I have covered war, espionage and intrigue for major news organizations in the United States and around the world, including The New York Times, Newsweek, Time Magazine, Reader’s Digest, CBS 60 Minutes, ABC News, Le Monde, L’Express, Le. point, and many others. That was when these organizations still tried to be “mainstream” and not pull punches, self-censor and lie to protect their political allies.
Only when I was fired in 1994 by Time for investigating a story that threatened President Bill Clinton and several senior officials in his administration did I understand that the mainstream media was dead.
The first war I went on to cover was the 1982 Israeli invasion of Lebanon. As a left-bank expatriate living in Paris, I naturally sympathized with Palestinians and planned to embed with a Palestinian NGO in West Beirut. I wanted to write about the plight of innocent civilians whose lives were devastated by the war.
I wanted to write about “little” people, not about politics and politicians.
What I eventually learned went far beyond my worst nightmare. The Palestinians rejected my credentials from their own diplomats in Europe, and threw me into an underground cell as a suspected Israeli spy.
There were 15 of us packed into the cell, which could measure no more than 16 by 10 feet. Lebanese Christians and Palestinians seeking to flee West Beirut, Kurds, Syrians and even a Somali were seeking. They all smoked to hide the kerosene smell of toilet buckets and my own clothes, and I smoked with them, but it made the air thicker and more unsightly. For 24 days and nights, we were continuously killed by Israeli fighter jets, naval guns, tanks and artillery. The building had eight floors when I arrived, and by the time I left it had been reduced to a floor and a half and pancakes.
One day two American journalists, guests of the PLO, took shelter in an underground shelter during an airstrike. A cellmate, a French foreign general, began to whistle the French national anthem, and I joined him. Then we blew the whistle on the Star Spangled Banner and the two journalists turned their backs on us in horror, not paying close attention to what they were hearing.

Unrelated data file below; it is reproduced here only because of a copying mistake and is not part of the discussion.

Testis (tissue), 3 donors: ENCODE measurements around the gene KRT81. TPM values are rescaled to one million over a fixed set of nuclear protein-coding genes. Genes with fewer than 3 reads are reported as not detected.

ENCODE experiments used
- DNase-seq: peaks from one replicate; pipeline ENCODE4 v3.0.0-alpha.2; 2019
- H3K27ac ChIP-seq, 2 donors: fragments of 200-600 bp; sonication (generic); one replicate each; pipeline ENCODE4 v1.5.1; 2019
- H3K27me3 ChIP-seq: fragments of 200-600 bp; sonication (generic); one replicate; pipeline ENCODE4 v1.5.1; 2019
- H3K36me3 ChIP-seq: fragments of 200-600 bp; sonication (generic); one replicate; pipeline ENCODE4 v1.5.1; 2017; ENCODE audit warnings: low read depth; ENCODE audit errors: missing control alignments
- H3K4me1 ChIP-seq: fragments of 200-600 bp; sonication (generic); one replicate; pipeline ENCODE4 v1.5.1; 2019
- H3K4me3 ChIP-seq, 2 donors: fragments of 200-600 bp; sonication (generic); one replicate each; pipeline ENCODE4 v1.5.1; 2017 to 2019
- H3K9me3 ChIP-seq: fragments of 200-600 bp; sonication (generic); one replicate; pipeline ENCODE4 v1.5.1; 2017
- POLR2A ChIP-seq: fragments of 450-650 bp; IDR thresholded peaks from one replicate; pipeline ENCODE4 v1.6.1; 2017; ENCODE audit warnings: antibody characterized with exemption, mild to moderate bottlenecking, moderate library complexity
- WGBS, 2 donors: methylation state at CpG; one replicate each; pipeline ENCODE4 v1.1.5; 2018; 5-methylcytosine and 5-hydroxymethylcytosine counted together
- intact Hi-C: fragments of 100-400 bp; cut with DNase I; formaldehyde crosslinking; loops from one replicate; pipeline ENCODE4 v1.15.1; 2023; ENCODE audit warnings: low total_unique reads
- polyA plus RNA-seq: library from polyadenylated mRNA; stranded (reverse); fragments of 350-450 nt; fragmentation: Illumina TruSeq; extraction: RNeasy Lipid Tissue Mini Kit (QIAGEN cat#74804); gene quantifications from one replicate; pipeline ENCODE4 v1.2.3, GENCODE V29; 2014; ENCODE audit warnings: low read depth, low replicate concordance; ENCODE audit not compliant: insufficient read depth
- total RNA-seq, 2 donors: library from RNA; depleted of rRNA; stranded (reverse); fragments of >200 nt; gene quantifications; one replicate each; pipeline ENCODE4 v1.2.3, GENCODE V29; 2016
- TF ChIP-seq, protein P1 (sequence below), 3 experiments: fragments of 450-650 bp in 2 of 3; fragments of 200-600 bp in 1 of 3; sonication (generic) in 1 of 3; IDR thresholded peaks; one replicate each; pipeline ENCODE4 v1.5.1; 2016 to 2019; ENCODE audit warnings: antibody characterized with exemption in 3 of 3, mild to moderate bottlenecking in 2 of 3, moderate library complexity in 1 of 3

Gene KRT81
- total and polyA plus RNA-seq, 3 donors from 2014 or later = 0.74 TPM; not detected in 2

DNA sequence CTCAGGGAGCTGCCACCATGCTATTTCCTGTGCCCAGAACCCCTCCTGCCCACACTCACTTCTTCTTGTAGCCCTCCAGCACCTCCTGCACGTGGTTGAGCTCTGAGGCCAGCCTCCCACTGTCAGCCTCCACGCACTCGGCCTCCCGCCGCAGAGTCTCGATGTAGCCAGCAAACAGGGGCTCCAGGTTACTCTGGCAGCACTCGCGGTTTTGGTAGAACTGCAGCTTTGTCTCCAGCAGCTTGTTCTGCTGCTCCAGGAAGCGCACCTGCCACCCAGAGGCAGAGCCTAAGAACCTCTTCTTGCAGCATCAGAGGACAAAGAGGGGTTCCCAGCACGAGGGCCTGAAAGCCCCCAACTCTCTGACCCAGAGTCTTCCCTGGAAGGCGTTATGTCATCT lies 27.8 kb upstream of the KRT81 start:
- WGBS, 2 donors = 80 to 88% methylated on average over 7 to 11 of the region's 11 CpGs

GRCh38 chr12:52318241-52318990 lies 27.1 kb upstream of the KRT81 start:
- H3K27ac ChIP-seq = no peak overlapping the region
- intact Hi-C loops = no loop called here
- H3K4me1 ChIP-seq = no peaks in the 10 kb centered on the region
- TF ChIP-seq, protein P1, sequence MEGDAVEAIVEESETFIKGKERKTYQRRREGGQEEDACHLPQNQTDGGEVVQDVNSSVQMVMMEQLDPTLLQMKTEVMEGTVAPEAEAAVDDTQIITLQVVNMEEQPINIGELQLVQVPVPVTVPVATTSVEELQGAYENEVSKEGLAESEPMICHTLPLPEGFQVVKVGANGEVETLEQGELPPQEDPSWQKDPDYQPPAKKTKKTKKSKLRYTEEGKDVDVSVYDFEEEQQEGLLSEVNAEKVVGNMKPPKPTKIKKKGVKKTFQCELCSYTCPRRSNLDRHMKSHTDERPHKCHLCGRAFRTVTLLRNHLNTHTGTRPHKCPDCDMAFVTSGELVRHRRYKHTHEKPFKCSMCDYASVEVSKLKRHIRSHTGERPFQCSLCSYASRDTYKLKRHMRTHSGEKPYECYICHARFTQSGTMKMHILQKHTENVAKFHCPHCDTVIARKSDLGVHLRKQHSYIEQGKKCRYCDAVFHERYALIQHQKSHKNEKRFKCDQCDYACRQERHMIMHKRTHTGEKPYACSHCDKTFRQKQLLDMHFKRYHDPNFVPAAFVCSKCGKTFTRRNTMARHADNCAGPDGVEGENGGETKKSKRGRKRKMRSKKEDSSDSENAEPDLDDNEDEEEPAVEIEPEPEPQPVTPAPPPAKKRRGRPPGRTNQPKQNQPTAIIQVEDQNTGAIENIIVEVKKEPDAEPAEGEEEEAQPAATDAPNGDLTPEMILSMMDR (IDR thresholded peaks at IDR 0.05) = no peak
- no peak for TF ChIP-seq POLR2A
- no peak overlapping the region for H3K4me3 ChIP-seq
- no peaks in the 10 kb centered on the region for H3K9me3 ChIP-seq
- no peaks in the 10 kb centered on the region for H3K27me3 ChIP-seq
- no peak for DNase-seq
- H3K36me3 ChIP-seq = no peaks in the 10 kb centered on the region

Afterwards, I was taken upstairs to the “Bastonnade,” which used three lengths of metal-shielded electric cables on the soles of the feet, folded together and tied with tape. The pain was beyond anything I could have imagined, and eventually I died.
I certainly learned more about “little people” being held hostage at a press briefing or from a senior official. Talking directly to little players in world history – not the stars – became a habit I’ve kept to this day.
Before the first Gulf War I made several trips to Iraq, where I came across just about every western arms dealer. (Hint: arms dealers like to talk). I traced and interviewed the heads of Iraq’s ballistic missile, nuclear and chemical weapons programs before anyone even knew their names.
I returned to the states after 18 years abroad to work as a specialist in weapons of mass destruction for Congressional Democrat Tom Lantos, and later joined a new investigative team at Time magazine. Sources from the AFL-CIO Machinists’ Union told me about midnight visits by Chinese intelligence officers at the B-1 bomber plant in Columbus, Ohio, and the strange acts of frustrated U.S. Customs agents. Encouraged by Time, as I investigate Editors, I uncovered and documented a massive effort by China to buy sensitive military production gear from US weapons plants, seemingly blessed — or at least, a blindfold — from Clinton administration officials.
Eventually, along with other journalists, I put together a four-page story on the plan that ran in mid-July 1994. After the staff meeting at lunch Friday, the Washington, DC, editor, came into my cubicle. “You have angered the people of the administration with your questions,” he said.
“I thought it was my job to ask the tough questions of the administration,” I said.
He fired me on the spot and pulled up the story, which ran a year later under the title “I”.china shops“In the conservative American Spectator magazine. Three years after I was fired, exporter McDonnell Douglas was convicted of export violations, and Sen. Fred Thomson and Representative Christopher Cox for selling Clinton’s sensitive American technology to Communist China. Launched a massive investigation that led to the creation of the US-China Security Commission, which is still investigating Chinese misdemeanors today.
A Commerce Department source later showed me the complaint that his predecessor, an assistant secretary, had faxed the editor-in-chief of Time magazine the day before I was fired. It was obvious, and asked them to draw the story.
In July 1994, the editors of Time showed that they believed their job was not to expose the truth but to provide political cover to Democrats in Washington. It has only gotten worse since then, but I believe this event formally marks the end of the “mainstream media” as we once knew it. Like in Europe and many other countries, we now have a political media in the United States. But unlike other countries, our media refuses to acknowledge its ideological affiliation except in a few cases. So added to the bias, you have hypocrisy.
Kenneth Timmerman is the author of 12 books of non-fiction and four novels, and was nominated for the Nobel Peace Prize in 2006. This piece is excerpted from his new memoir, “And the Rest is History: Tales of Hostess, Arms Dealers”. Dirty Tricks, and Spies,” (Post Hill Press), which would released on 30 August,